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Title:  Methods and compositions for the treatment of pain and other hormone-allergy-related symptoms using dilute hormone solutions
United States Patent: 
7,179,798
Issued: 
February 20, 2007

Inventors: 
Roby; Russell R. (Austin, TX)
Assignee: 
Roby; Russell R. (Austin, TX)
Appl. No.: 
10/294,512
Filed: 
November 14, 2002


 

Patheon


Abstract

A method and composition for the treatment of hormone allergy is disclosed. The method relates to using progesterone dilutions, or any other steroid hormone, to treat the systemic symptoms of hormone allergy, including pain. The composition of the hormone dilutions ranges from 10.sup.-1 to 10.sup.-5. The hormone dilution may be administered sublingually, or, in the alternative, an intradermal route of administration may be chosen. Hormone dilutions may be administered at daily intervals or on any other treatment schedule as required to alleviate a patient's symptoms.

 

Description of the Invention

TECHNICAL FIELD

The present invention relates in general to the treatment of pain and other hormone-allergy-related symptoms and in specific to the use of a dilute hormone solution for the treatment of pain and hormone-allergy symptoms.

BACKGROUND OF THE INVENTION

Hormone allergy has been previously described in the medical literature as premenstrual asthma. Skobeloff E. M., Spivey W. H., Silverman R. A., Ekin B. A., Harchelroad F. P., Alessi T. V.: The effect of the menstrual cycle on asthma presentations in the emergency department. Arch Intern Med 1996; 156: 1837 40. Claude F.: Asthma et menstruation. Presse Med 1938; 46: 755 759; Eliasson O., Scherzer H., DeGraff A. C.: Morbidity in asthma in relation to the menstrual cycle. J Allergy Clin Immunol 1986: 77: 87 94; Chandler M. H., Schuldheisz S., Phillips B., Muse K. N.: Pre-menstrual asthma: the effect of estrogen on symptoms, pulmonary function, and beta 2-receptors. Pharmacology 1997; 17(2): 224 234.

Premenstrual asthma is a condition where premenstrual fluctuations in hormones such as estrogen and progesterone cause the exacerbation of clinical symptoms. Exacerbations of symptoms appear to occur during the premenstrual period when progesterone levels are high. Several references have been made to a possible reaction to hormones. The first report of hormonal influence on asthma symptoms appeared in a case report by Frank from 1931. Frank, R T: The hormonal causes of pre-menstrual tension. Arch Neurol Psychiatry 1931; 26: 1053 57. Severe aggravation of asthma symptoms in one patient were clearly linked to oral contraceptives. Derimov, GS, Oppenheimer J: Exacerbation of premenstrual asthma caused by an oral contraceptive. Ann Allergy Asthma Immunol 1998; 81: 243 46.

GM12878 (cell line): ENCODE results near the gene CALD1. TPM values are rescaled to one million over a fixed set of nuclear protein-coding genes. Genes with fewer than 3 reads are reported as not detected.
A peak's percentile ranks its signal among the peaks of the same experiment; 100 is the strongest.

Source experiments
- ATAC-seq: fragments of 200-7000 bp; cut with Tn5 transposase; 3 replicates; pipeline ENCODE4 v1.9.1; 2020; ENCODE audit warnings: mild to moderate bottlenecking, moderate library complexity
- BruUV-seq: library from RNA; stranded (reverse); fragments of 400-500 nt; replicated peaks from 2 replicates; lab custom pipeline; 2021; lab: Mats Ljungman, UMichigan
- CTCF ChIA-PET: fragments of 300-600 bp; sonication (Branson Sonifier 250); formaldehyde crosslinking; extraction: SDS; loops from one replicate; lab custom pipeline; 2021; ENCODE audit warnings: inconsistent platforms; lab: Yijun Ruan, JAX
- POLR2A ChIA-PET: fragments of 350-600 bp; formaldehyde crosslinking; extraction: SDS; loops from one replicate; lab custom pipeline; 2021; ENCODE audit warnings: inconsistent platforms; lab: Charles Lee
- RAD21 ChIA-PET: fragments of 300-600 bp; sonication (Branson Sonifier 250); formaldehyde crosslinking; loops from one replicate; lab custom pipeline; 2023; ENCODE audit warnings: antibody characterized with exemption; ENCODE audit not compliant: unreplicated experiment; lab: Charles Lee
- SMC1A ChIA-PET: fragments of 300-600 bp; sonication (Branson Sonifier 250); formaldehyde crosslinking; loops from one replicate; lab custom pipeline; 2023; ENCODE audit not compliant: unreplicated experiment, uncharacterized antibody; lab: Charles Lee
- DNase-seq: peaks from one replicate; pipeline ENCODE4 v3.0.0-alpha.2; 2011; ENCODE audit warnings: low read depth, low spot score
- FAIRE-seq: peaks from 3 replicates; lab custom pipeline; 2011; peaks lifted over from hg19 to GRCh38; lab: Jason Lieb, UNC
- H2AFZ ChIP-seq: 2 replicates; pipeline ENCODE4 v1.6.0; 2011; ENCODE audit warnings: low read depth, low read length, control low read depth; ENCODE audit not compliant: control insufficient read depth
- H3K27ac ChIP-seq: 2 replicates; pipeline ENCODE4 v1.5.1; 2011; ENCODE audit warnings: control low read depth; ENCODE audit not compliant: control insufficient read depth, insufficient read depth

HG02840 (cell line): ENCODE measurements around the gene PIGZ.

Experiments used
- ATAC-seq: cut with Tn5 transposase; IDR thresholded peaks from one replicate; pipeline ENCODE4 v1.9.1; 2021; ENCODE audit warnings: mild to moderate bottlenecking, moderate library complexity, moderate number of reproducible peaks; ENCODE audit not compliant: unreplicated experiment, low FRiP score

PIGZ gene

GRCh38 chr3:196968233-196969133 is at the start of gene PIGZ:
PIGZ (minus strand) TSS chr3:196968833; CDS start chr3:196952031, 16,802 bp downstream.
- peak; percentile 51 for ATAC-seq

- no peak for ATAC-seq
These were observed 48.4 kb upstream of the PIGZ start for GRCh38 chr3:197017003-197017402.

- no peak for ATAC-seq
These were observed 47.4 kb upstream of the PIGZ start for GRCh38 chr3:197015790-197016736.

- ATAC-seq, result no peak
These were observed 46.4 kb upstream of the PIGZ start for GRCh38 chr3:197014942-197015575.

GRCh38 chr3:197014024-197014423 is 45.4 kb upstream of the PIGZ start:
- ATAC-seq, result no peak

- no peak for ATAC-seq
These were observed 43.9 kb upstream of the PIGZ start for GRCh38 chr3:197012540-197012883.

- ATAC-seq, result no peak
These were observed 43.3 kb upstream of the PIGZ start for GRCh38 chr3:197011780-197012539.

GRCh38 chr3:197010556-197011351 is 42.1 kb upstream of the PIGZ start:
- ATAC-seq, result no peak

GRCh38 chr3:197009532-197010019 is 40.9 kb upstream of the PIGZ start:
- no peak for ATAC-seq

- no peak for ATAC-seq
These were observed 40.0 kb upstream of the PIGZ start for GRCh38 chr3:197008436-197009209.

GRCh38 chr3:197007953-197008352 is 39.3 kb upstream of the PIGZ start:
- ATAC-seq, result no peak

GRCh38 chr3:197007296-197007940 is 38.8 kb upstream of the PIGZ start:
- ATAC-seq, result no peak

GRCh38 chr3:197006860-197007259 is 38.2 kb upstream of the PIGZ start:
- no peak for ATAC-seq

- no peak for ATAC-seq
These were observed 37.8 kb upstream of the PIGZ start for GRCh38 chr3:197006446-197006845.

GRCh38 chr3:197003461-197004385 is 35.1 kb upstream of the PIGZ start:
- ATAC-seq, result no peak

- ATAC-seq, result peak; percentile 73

Skobeloff et. al reported a four-fold increase in the presentation of asthmatic women to the emergency department during the perimenstrual interval (days 26 to 04 of the menstrual cycle). When Skobeloff's data is superimposed over the hormone levels during the menstrual cycle, it shows that the peak emergency room visits occurred during the premenstrual period when the progesterone is highest relative to estrogen (FIG. 1).

There has been little investigation, however, into the systemic manifestations or treatment of hormone allergy, or the effect of hormones on organ systems other than the female reproductive tract. While there is documentation in the literature supporting the influence of hormones on premenstrual asthma, applicant knows of no established mode of action.

SUMMARY OF THE INVENTION

In accordance with teachings of the present invention, a method and composition for treatment of hormone allergy using steroid hormone dilutions, specifically progesterone, estrogen and testosterone is provided.

Observations that lead to and are a part of the present invention, suggest the possibility of an allergic reaction to the steroid hormone progesterone as a possible cause of clinical symptoms or premenstrual asthma and other disorders.

One aspect of the present invention includes a previously unrecognized treatment for asthma, headache, sinus congestion, muscular pain, and bone and joint pain that involves desensitizing a body's response to its own innate hormones. The treatment may be applied to any mammal including humans. In an exemplary embodiment, the mammal is female.